Although appropriate it seems odd that Das EFX are now considered old school enough to warrant a greatest
hits album. Time is definitely passing too quickly when Das EFX material becomes vintage.

Listening to early Das EFX tracks
like East Coast and Dum Dums the influence exerted upon the
group by the Hit Squad is readily
apparent; in fact, if I didn’t know better I could swear that Erick Sermon and PMD must have been present during the recordings. The majority of
the tracks sound very similar to Sermon‘s
early solo work on his Under Pressure
debut and Redman‘s Whut Thee Album. Most tracks feature the
duo’s complex rhymes over sparse backgrounds dominated by hi-hat and snare
heavy beats, with low, enveloping basslines and soft samples. However, as has
always been the case with Das EFX
their lyrics and their production have always been a double-edged sword. Their
beats were often too brooding and murky to be enjoyed fully on a summer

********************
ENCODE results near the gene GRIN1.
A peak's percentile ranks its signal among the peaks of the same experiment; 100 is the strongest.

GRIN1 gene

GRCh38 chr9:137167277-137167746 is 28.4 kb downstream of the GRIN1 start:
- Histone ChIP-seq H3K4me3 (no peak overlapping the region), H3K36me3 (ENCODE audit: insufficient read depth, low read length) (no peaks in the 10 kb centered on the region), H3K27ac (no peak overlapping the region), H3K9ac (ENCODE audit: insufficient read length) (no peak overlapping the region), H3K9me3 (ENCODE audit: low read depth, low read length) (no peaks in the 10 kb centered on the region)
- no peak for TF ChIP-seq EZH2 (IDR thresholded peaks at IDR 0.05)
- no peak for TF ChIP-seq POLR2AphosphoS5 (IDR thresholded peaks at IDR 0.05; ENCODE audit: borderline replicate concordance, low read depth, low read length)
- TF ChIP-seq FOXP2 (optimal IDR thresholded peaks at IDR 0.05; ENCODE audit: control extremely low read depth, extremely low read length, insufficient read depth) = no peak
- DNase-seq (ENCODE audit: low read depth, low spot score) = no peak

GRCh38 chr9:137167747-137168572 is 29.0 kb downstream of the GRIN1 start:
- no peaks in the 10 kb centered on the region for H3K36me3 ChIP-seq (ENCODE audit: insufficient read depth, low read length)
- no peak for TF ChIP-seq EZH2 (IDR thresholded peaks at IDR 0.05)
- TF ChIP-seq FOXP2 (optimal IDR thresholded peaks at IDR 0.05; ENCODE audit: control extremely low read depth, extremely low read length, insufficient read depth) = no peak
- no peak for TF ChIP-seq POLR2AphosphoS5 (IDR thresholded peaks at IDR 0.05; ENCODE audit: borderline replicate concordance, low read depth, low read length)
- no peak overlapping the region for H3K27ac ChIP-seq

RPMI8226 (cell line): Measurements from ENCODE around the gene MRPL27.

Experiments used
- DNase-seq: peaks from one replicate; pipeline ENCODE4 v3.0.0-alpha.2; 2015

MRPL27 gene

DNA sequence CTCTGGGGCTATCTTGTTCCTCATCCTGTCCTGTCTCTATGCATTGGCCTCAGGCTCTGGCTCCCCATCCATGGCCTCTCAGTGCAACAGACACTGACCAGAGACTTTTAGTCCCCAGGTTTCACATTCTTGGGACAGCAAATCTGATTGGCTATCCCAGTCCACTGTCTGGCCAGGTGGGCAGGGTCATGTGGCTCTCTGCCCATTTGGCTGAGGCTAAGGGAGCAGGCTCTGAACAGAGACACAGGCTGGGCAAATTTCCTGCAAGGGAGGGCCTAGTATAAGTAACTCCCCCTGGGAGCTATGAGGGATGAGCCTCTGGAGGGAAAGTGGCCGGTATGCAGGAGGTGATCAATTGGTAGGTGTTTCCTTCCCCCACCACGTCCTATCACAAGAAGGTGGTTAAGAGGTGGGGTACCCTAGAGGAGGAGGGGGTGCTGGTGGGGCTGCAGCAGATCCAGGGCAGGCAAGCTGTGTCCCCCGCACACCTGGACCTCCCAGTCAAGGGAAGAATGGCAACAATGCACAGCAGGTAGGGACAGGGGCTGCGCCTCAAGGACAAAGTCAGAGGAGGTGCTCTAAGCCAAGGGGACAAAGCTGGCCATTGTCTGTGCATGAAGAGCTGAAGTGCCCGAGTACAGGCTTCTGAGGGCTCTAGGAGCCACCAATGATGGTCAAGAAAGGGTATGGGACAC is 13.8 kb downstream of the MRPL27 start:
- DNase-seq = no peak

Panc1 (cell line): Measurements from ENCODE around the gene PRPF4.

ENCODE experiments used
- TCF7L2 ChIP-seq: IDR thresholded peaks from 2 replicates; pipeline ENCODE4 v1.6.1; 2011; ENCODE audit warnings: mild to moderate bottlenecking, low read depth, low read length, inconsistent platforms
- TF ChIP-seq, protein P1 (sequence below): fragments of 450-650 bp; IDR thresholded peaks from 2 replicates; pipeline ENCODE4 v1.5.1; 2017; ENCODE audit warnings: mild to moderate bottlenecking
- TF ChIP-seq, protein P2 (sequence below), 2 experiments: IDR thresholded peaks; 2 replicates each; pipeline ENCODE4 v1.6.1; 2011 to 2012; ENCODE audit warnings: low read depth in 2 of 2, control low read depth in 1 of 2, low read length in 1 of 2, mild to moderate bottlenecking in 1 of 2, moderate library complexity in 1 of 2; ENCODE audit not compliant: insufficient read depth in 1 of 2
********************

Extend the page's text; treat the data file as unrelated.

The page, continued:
evening, or by teens living in the fast lane. Similarly the duo’s rhymes,
although far better than the average rapper, were perhaps too complex for the
average listener.

Das EFX‘s claim to fame has always
been and will always be the signature “diggedy” rhyme style that they created,
one which would be copied many times by many others albeit much less
successfully. Emcees Skoob and Krazy Drayz have always been top-notch
linguists, and it’s interesting to listen to the progression in their rhyming
abilities from their early songs presented on the first half of the disc to
more recent selections found on the latter half. Classics like They Want EFX and Freakit showcase Das EFX‘s
innovative nature to the fullest. Newer hits like Microphone Master with Mobb
, and Rap Scholar featuring Redman round out the disc nicely.
Unfortunately, the compilation is missing one of Das EFX‘s greatest hits, the original Real Hip Hop, a track that would prove to be an asset to this

The Very Best of Das EFX is certainly
not for everyone, as its dark melodies and tag-team, complex rhyme patterns
don’t lend themselves to ears yearning for pop hits. However, if you want an
exposure to the Real Hip Hop this CD is surely one of the stops on-route to
discovering one facet of the 20th century’s most fascinating subculture.